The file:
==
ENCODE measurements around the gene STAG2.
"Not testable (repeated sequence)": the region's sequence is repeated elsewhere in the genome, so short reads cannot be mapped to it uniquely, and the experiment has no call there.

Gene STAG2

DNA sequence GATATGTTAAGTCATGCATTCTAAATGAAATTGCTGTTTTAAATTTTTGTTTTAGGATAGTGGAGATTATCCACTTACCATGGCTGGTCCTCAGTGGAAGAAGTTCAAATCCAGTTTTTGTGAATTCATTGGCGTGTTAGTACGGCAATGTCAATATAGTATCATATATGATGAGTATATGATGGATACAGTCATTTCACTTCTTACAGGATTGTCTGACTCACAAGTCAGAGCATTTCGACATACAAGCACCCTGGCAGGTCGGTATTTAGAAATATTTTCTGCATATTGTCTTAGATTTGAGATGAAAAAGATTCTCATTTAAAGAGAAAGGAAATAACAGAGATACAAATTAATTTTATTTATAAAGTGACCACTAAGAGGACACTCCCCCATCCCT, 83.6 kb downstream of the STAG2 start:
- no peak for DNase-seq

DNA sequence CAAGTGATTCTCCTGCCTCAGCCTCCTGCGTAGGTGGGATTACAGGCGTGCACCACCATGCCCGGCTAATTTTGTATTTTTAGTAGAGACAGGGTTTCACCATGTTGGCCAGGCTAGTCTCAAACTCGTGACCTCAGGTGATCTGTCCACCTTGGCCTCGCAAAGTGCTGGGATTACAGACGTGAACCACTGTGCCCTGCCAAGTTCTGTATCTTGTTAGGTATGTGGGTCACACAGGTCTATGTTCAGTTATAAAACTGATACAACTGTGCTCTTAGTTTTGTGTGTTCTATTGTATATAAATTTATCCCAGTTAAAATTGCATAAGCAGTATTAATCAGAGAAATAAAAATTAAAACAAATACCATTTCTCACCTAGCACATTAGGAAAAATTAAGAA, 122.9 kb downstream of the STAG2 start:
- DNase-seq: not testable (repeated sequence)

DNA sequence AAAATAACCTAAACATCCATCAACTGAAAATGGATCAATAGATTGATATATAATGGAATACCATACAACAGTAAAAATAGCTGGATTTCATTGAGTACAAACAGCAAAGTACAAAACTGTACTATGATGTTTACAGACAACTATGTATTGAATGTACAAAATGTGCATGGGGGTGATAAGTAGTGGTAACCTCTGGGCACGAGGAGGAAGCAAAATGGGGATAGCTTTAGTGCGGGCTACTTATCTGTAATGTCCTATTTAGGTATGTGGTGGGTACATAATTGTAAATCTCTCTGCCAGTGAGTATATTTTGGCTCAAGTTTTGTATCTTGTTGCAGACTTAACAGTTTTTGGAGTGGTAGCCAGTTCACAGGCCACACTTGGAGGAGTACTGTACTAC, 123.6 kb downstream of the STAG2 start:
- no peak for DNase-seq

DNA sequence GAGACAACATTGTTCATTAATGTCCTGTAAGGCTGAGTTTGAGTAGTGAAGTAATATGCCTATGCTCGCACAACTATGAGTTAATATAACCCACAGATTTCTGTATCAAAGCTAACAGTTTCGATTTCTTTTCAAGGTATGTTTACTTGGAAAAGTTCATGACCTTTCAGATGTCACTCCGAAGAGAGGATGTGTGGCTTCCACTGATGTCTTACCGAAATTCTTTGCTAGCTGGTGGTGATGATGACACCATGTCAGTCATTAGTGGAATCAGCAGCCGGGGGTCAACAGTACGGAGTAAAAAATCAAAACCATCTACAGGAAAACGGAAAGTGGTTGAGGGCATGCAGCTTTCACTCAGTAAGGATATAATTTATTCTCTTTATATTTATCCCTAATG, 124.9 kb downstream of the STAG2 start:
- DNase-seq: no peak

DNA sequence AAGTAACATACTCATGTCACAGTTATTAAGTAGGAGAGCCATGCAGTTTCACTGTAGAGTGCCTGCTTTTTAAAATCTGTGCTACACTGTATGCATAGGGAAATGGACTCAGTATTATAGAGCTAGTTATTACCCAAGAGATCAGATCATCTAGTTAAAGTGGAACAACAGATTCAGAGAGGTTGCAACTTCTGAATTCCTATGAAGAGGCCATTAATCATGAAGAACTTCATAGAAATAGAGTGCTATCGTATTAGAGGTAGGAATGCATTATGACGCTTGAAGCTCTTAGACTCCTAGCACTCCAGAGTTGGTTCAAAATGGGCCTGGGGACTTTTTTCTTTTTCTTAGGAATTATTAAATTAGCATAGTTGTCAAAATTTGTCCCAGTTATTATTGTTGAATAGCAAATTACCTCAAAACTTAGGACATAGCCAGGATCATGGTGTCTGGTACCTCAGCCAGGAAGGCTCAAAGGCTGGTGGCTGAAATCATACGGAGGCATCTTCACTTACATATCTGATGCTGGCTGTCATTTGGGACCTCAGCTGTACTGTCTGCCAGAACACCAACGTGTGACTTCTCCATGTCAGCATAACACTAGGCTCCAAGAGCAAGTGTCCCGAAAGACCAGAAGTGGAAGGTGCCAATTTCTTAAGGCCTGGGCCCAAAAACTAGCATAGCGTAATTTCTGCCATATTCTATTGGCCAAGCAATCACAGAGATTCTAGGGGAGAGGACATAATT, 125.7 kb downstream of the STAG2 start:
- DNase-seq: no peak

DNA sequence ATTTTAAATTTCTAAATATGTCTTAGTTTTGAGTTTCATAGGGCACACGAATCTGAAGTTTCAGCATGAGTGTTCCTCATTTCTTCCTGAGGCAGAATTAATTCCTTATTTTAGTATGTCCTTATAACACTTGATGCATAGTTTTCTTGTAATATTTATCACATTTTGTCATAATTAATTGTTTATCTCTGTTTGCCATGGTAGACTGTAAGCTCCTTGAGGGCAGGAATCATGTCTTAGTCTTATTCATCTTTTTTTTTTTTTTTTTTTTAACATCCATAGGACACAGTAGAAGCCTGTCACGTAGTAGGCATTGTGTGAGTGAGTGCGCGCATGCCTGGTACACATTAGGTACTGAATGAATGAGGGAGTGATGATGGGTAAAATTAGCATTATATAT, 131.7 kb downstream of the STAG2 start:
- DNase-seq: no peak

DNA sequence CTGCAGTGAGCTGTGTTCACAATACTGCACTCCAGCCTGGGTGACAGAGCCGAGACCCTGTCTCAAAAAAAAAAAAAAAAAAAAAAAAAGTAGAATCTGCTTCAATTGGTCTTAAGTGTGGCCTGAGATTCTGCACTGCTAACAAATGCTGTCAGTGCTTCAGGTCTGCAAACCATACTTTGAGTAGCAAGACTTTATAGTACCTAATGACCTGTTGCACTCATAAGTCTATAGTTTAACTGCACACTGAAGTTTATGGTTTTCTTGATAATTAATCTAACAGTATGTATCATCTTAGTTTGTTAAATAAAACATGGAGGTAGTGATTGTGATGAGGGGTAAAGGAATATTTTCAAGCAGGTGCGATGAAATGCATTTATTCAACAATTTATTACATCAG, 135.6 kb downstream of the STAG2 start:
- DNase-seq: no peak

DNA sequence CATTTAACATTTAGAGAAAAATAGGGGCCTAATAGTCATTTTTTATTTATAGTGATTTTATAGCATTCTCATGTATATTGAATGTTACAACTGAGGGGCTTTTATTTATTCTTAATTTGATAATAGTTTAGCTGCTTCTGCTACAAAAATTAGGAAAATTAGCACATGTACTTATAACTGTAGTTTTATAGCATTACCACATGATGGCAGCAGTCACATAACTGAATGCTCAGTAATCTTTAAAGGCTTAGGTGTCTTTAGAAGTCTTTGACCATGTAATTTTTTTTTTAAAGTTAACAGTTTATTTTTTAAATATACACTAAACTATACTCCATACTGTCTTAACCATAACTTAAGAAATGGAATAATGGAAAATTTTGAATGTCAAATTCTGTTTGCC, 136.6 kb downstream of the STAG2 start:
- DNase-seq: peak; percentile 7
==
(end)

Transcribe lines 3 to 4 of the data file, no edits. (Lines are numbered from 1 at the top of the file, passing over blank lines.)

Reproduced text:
Gene STAG2

DNA sequence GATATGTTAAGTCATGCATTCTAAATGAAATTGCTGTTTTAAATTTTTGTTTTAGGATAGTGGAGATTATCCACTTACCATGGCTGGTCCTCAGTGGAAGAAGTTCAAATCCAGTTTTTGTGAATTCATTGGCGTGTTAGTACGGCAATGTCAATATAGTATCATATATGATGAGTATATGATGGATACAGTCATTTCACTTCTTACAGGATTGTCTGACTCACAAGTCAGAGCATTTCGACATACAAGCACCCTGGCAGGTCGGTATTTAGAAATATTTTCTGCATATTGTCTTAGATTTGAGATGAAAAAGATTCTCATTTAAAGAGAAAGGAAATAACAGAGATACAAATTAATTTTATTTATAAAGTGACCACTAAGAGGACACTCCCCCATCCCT, 83.6 kb downstream of the STAG2 start: